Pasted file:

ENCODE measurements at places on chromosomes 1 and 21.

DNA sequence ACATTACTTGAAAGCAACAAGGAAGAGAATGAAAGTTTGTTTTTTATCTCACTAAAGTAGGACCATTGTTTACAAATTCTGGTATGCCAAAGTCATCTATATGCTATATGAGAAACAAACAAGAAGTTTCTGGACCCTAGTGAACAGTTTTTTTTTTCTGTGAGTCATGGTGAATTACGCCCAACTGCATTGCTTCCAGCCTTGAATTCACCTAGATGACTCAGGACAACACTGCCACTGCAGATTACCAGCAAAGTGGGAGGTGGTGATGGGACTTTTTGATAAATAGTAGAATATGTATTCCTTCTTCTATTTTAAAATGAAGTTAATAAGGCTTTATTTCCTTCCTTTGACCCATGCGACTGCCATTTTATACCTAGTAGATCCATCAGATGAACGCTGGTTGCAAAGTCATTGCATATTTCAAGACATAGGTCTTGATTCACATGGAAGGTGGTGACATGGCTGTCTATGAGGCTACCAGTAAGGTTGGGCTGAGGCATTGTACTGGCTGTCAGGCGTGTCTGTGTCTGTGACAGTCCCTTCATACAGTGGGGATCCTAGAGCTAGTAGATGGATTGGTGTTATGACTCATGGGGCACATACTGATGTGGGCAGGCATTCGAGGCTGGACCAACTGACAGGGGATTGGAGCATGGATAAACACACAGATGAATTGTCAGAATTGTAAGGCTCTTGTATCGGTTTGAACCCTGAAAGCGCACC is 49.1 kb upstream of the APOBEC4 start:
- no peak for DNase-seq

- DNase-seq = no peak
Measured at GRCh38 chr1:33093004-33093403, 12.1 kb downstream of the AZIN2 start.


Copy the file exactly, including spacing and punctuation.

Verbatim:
ENCODE measurements at places on chromosomes 1 and 21.

DNA sequence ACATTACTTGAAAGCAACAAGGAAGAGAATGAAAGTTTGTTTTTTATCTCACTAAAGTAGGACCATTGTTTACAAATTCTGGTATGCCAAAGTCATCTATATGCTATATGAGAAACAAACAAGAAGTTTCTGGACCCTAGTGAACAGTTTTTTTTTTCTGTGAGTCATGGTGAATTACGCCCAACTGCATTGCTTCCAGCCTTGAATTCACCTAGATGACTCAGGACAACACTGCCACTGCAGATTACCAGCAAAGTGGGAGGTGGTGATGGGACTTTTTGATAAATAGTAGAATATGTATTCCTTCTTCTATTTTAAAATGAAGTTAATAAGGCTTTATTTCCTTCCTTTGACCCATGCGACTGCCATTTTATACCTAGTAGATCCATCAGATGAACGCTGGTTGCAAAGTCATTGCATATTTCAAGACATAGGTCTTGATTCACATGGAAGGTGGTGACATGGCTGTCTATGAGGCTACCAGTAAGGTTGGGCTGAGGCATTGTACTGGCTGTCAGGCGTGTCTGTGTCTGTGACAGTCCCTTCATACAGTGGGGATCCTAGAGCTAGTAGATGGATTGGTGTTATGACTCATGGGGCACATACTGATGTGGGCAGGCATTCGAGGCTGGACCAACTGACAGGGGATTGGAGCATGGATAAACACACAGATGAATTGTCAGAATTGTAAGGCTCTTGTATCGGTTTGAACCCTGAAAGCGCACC is 49.1 kb upstream of the APOBEC4 start:
- no peak for DNase-seq

- DNase-seq = no peak
Measured at GRCh38 chr1:33093004-33093403, 12.1 kb downstream of the AZIN2 start.